10  major principles to a m​ore Rapid Skill Acquisition: 

  1. Choose a lovable project:-Choose something you really would like to learn and are excited about! 
  2. Focus your energy on one skill at a time:-You really need to focus in only learning one skill for at least 20 hours, then you can move on to another one. 
  3. Define your target performance level:-This is really important in order to decide to which level you want to keep learning and practising. 
  4. Deconstruct the skill into sub skills:-And then focus on learning the most important sub skills! 
  5. Obtain critical tools:-Make sure you have all the resources you need before you start.
  6. Eliminate barriers to practice:-Put all the materials you need to practise in place you are constantly seeing and avoid distractions! 
  7. Make dedicated time for practice:-Establish how much time each day you want to dedicate on learning a new skill, and follow your plan! 
  8. Create fast feedback loops:-If possible ask a coach to evaluate your progress (some skills don’t require this step) or try to evaluate your own work. 
  9. Practice by the clock in short bursts:-Focus your attention for shorter periods of time and focus on only one task! If you want to learn more about how to focus intensively, read this post.
  10. Emphasise quantity and speed:-If you want to learn a new skill in 20 hours, try to combine both learning speed (by eliminating unnecessary steps) and the amount of time you put into learning. Forget quality! In the beginning it’s impossible to be perfect.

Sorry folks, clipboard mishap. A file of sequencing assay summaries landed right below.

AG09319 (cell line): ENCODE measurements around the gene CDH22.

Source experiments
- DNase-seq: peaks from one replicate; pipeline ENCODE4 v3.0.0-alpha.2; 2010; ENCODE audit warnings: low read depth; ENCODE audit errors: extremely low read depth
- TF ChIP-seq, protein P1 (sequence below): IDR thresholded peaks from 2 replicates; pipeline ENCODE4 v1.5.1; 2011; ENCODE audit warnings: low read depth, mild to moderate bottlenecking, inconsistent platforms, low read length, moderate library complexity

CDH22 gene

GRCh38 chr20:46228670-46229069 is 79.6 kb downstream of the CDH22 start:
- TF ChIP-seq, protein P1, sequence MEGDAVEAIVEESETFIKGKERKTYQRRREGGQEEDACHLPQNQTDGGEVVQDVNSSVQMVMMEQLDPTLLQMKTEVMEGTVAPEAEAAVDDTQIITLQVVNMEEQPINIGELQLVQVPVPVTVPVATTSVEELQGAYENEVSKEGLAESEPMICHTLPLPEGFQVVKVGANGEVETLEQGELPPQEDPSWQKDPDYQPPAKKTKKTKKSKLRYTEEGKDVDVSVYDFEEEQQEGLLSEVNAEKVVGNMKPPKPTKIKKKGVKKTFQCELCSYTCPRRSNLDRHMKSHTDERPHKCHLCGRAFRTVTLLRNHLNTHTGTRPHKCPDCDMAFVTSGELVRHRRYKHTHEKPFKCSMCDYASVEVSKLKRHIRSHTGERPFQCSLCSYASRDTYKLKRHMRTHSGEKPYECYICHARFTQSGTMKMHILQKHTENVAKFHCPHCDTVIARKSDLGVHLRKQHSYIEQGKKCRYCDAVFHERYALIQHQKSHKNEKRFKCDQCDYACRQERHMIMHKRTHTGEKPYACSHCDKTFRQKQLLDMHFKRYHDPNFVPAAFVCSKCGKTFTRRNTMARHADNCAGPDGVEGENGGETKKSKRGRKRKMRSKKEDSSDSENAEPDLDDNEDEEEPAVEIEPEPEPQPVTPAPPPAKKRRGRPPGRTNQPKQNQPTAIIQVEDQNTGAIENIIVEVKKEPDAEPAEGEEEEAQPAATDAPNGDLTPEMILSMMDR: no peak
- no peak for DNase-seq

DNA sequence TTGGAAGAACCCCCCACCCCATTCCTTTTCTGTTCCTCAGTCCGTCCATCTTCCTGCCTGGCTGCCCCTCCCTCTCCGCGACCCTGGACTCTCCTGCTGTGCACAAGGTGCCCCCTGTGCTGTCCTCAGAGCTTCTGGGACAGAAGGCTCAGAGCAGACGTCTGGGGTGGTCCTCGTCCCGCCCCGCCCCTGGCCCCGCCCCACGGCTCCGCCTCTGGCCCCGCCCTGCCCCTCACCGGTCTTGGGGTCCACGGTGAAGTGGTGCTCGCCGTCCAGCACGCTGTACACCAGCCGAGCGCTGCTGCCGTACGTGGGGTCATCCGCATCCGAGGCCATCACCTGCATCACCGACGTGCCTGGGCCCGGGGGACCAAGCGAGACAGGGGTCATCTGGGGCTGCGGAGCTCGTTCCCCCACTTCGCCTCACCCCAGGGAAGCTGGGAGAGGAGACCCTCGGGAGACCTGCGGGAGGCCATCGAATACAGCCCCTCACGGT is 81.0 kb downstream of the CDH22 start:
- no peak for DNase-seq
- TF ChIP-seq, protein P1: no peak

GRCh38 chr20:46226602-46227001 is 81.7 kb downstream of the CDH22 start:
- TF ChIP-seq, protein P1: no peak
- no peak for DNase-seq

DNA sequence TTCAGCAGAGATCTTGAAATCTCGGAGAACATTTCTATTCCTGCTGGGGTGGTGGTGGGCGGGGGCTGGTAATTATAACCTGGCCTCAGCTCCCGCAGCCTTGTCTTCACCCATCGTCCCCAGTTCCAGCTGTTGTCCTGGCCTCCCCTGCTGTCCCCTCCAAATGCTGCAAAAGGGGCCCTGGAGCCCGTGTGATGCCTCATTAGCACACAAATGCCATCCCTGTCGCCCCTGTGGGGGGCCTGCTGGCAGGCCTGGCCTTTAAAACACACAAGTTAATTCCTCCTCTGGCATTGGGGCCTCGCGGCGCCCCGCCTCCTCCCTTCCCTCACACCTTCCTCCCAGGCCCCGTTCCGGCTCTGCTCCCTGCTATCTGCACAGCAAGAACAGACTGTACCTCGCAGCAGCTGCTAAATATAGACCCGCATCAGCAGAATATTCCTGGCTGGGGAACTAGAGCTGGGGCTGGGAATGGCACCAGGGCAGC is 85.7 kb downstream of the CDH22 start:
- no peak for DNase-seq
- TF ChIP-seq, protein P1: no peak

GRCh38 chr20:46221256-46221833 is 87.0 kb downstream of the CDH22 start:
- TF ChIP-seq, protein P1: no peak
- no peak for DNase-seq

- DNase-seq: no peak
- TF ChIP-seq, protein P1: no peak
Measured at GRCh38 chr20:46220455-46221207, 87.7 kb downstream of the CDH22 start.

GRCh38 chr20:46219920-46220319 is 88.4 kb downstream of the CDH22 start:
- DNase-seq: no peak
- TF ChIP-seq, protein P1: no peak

Some of the steps above will come naturally to you, but it’s always important to remember them. 

At least retain this 3 major principles on learning a new skill: 

  1. Deconstruct a skill in very small subskills;
  2. Learn the essentials about each subkill;
  3. Practise the most important subskills for at least 20 hours. 

10  useful Principles to an Effective Learning Experience: 

  1. Research the skill and related topics:-Search on available sources (books, internet, online courses, youtube, etc) how to practise, and the most important steps on learning a specific skill.
  2. Jump in over your head-When making your research, you will find concepts and ideas that you will not understand. Be ok with being confused! It will later help you figure out what you need to research more to solve that confusion.
  3. Identify mental models and mental hooks-Mental models are basically connections that exists between a skill or idea and the world. Mental hooks are metaphors, analogies, mnemonics, etc that will help you to remember a new concept.
  4. Imagine the opposite of what you want-Imagine the worst possible thing that could happen. Now use that to identify important things to learn that weren’t so obvious before. (If I’m learning how to skateboard I can break my head. Can I use some kind of protection to avoid it? Yes). 
  5. Talk to practitioners to set expectations-If you know someone who mastered the skill you want to learn, ask them questions!